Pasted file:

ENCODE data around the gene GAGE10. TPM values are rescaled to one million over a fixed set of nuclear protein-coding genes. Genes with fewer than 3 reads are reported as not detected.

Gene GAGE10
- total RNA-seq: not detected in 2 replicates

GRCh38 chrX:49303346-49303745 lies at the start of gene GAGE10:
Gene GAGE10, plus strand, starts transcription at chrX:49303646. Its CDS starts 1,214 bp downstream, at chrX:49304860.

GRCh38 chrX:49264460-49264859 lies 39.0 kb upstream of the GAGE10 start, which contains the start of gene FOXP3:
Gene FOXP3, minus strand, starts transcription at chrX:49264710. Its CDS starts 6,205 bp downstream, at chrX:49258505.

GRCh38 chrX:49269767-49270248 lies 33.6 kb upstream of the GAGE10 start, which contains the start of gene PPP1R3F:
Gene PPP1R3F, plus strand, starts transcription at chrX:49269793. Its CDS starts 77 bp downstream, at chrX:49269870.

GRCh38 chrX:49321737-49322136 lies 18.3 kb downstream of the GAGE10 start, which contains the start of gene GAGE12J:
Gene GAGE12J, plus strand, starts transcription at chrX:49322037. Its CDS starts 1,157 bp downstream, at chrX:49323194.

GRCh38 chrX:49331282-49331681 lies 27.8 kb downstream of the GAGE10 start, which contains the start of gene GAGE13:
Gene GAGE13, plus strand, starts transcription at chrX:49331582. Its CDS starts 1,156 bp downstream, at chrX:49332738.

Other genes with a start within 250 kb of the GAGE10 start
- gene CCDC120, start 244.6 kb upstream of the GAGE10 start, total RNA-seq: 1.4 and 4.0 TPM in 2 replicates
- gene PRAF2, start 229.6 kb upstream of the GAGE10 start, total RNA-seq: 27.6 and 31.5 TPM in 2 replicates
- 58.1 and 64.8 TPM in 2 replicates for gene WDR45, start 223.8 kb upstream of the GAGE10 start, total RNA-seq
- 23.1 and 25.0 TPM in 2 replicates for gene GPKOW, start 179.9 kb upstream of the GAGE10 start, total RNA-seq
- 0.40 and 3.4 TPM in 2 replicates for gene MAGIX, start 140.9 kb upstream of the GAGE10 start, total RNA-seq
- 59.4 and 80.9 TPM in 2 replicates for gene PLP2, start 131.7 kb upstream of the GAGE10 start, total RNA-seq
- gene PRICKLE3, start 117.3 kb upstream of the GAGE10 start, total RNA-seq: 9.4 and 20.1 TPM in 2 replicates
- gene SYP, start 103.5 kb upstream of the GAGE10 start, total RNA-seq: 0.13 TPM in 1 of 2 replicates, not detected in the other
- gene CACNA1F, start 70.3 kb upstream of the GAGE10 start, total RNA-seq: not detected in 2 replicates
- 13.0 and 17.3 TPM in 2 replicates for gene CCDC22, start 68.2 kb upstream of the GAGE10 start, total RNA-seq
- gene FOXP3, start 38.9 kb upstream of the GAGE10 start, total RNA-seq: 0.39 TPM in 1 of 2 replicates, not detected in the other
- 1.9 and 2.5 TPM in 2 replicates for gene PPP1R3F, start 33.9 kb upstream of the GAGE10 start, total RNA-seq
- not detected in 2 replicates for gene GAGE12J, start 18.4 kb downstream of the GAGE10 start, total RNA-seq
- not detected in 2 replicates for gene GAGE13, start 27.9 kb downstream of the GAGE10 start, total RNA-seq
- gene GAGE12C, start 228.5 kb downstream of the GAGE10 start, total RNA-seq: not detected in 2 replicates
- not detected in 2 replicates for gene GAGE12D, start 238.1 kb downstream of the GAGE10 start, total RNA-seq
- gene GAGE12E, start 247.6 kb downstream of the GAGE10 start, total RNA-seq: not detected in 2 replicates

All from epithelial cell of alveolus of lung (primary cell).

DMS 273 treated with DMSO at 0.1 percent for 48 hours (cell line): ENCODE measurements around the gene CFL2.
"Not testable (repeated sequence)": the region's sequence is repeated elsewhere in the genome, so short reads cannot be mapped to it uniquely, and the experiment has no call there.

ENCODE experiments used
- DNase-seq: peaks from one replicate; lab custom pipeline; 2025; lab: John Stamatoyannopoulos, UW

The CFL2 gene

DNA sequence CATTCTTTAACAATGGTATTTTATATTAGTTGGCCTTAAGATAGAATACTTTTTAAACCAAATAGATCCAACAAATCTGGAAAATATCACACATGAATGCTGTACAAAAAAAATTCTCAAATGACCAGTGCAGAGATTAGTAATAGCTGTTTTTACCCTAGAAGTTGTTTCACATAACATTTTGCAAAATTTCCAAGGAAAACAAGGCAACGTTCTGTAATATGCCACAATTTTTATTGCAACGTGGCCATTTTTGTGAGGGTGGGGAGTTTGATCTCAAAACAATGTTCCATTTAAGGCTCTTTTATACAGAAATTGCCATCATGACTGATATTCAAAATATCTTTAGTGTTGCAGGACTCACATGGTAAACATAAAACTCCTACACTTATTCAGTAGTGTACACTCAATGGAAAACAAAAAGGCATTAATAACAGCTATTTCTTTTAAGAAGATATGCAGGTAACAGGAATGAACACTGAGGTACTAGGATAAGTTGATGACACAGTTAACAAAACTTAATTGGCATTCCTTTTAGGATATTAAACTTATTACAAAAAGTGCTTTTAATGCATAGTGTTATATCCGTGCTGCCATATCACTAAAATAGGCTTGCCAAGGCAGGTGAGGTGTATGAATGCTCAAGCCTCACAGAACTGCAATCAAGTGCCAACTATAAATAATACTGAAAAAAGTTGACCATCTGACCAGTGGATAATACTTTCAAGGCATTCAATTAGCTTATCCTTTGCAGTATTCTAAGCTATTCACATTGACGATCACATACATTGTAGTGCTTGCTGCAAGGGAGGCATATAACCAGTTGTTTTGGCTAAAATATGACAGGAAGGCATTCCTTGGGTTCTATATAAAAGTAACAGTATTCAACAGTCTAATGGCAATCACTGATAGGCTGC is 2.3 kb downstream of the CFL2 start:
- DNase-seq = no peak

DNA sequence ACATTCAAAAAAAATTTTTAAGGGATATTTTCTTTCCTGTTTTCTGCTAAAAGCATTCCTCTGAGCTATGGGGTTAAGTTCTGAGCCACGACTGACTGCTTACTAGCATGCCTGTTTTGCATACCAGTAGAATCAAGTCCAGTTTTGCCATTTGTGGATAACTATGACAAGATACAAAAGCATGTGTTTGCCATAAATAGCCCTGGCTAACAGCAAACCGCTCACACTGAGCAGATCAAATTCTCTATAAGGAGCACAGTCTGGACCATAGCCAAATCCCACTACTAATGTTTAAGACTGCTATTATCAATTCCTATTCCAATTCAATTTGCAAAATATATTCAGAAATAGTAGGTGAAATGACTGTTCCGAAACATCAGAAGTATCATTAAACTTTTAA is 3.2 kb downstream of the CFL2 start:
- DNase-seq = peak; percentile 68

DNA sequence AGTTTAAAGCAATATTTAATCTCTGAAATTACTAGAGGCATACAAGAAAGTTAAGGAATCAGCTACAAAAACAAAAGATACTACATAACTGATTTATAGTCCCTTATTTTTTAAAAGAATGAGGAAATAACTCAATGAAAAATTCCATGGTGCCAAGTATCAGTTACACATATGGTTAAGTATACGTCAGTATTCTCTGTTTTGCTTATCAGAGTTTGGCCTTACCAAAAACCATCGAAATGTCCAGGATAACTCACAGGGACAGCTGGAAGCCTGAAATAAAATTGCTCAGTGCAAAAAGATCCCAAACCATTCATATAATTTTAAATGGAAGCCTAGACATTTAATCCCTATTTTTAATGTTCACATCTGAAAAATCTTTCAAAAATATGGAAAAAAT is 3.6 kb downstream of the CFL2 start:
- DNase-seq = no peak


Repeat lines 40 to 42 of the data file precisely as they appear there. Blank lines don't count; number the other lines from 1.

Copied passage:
DNA sequence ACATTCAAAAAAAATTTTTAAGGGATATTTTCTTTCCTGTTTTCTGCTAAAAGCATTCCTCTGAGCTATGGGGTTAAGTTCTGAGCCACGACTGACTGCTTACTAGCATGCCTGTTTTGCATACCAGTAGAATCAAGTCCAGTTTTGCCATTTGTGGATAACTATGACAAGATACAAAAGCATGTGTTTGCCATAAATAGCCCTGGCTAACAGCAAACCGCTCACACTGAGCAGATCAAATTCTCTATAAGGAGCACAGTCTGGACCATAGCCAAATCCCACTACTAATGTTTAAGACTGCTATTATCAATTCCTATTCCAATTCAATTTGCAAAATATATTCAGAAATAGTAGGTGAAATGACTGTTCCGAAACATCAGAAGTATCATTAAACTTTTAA is 3.2 kb downstream of the CFL2 start:
- DNase-seq = peak; percentile 68

DNA sequence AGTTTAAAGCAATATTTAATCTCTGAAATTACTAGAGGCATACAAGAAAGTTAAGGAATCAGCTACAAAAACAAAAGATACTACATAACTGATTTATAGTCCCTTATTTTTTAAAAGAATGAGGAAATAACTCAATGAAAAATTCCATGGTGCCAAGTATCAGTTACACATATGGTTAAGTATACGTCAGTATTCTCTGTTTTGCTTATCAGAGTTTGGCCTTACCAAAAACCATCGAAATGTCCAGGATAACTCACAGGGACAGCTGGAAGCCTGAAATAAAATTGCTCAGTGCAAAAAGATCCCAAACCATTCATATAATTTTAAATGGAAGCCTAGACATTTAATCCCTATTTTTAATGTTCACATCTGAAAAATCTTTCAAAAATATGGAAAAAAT is 3.6 kb downstream of the CFL2 start: